We are living in a time of growing and revolting inequalities; a time when measurement, audit and surveillance threaten to constrain what counts as knowledge about us, our cities and our communities. We are also living in a time of resistance and revolt; where new modes of collaboration between researchers, practitioners, artists and activists are opening up new possibilities for knowing and acting. Drawing on insights which have developed through the New York-based Public Science Project, Michelle Fine, Distinguished Professor, CUNY Graduate Centre will open up for further discussion the role of evidence and knowledge in perpetuating and challenging these inequalities. We ask you bring with you your thoughts on the following questions:
• Which inequalities are you seeking to challenge?
• In challenging inequalities, what counts as ‘evidence’?
• How has/might collaboration create new possibilities for knowing and acting?
‘Ways of Knowing’ is funded by the Arts and Humanities Research Council’s Connected Communities programme.
I like ‘Can we know something together?’ as a question for our Socratic Dialogue too. It seems to create space for us to explore both knowing and togetherness. Steve’s example is very interesting and deliberately challenges both the notion of ‘knowing’ and ‘togetherness’. The 10 people he shared his knowing with were not there at the same time, he’s not even met most of them in person but what they did share was the experience of being in the shed and in the woods. So Steve seems to be positioning both knowing and togetherness as connected through discrete embodied experience. It’s value is not located either in the afterwards of its articulation and nor in it being articulated in a way which is collectively agreed. This is such a helpful example as it immediately takes us back to one of the key discussion points/differences in our first workshop and shows how this question might work in the context of the Socratic Dialogue.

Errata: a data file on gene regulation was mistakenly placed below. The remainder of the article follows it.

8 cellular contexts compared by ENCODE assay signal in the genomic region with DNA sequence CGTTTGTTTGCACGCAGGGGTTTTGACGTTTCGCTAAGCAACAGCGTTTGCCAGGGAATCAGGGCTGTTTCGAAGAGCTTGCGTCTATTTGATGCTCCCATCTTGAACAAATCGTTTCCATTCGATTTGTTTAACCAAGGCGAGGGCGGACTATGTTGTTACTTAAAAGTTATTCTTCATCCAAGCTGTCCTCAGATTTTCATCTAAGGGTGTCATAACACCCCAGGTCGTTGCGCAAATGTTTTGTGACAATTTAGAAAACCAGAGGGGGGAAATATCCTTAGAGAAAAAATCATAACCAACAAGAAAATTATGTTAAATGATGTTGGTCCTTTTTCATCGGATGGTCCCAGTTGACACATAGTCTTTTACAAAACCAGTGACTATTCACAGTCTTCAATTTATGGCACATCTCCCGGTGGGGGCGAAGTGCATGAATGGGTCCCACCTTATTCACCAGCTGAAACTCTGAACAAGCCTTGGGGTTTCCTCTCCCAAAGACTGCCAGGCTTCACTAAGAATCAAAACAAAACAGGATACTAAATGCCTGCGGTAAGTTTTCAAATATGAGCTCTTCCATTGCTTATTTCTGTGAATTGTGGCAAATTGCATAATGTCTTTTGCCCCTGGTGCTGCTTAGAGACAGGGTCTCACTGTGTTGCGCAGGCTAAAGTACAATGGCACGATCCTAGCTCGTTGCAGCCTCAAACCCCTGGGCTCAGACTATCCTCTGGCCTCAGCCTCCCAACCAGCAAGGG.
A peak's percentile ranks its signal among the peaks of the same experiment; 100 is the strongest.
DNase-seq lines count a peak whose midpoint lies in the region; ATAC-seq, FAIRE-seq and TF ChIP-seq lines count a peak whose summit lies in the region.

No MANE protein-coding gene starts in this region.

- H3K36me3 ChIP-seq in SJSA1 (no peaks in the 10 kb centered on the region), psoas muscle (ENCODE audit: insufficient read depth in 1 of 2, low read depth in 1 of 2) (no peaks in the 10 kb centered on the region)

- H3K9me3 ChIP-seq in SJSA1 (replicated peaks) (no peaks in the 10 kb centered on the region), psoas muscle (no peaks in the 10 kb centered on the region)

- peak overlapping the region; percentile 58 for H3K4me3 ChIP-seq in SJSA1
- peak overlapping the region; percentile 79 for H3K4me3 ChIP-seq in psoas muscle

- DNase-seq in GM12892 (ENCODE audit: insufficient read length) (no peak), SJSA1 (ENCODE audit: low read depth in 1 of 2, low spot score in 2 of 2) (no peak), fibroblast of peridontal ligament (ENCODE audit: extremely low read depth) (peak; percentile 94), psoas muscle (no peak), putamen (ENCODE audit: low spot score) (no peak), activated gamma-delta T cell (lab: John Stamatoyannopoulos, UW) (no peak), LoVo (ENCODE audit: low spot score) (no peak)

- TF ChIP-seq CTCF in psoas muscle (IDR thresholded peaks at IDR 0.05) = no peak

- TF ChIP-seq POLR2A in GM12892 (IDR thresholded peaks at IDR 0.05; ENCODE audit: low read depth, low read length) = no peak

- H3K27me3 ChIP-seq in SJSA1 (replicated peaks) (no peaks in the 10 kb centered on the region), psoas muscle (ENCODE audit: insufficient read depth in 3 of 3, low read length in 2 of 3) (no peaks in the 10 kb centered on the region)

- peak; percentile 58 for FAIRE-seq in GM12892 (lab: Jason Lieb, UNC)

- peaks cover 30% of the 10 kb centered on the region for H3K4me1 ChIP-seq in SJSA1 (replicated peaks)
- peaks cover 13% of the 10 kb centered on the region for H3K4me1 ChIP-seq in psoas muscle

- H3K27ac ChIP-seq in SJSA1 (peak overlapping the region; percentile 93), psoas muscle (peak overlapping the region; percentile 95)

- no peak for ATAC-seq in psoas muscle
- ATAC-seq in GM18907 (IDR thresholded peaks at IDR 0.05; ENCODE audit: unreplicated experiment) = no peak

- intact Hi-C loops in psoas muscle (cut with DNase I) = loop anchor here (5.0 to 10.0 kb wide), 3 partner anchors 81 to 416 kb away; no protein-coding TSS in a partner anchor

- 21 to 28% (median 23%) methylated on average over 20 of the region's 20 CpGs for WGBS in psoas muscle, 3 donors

To push the dimensions and potential uses of the question from the other direction, I’ll give the example of very much being in the same room with people, at the same time and trying to develop shared understandings about ‘how should decisions about heritage are made’ for the purposes of agreeing on a research design. A research design which (as we agreed as a group) explicitly aims to influence both museum and heritage practitioners and heritage studies as an academic discipline. One of the logics of the 14 of us working together to design a research project was precisely that we came from different types of organisations, groups and experiences – so the logic of our collaboration was that the different perspectives coming together might enable the generation of new, more responsive and more accountable ways of knowing.
We’re just moving into the research phase now but from the design phase which ran February – May, I was just really interested in how the two logics of our difference and our togetherness worked in practice. Sometimes it was like we were all carrying our worlds with us into the discussions, always checking the validity of our emerging questions and ideas by what our nearest colleagues, peers or comrades might say (like in the film Donnie Darko where the paths people have followed and where they are going stretches out visibly from their bellies). Others times it was like we entered the group fully. Probably to ‘know’ in a way which profited from our coming together we needed/need to both move into the new world of collaboration we were creating yet still feel that apartness, that tug back to the worlds we’d come from and would go back to. So what is ‘known’ through this type of togetherness might require adaptability – so our ‘knowing’ might also be able to stretch from the group back to our normal places, when we aren’t together, too. So I think the question might helps prise some of this stuff open.
I’ll be attending the two days.
I prefer question 1.
Can we know something together?.
An interesting example of this I suppose was my involvement in a project by the artists Tyman and Rushton called “The Good Life”
The Good Life documents a project by Emma Rushton and Derek Tyman, realised over six months at two sites in the Lake District in 2011.
In association with Lanternhouse Arts Centre, a cabin – a copy of writer Henry David Thoreau’s – was constructed in Miterdale Forest and employed as a dwelling for artists, writers and musicians.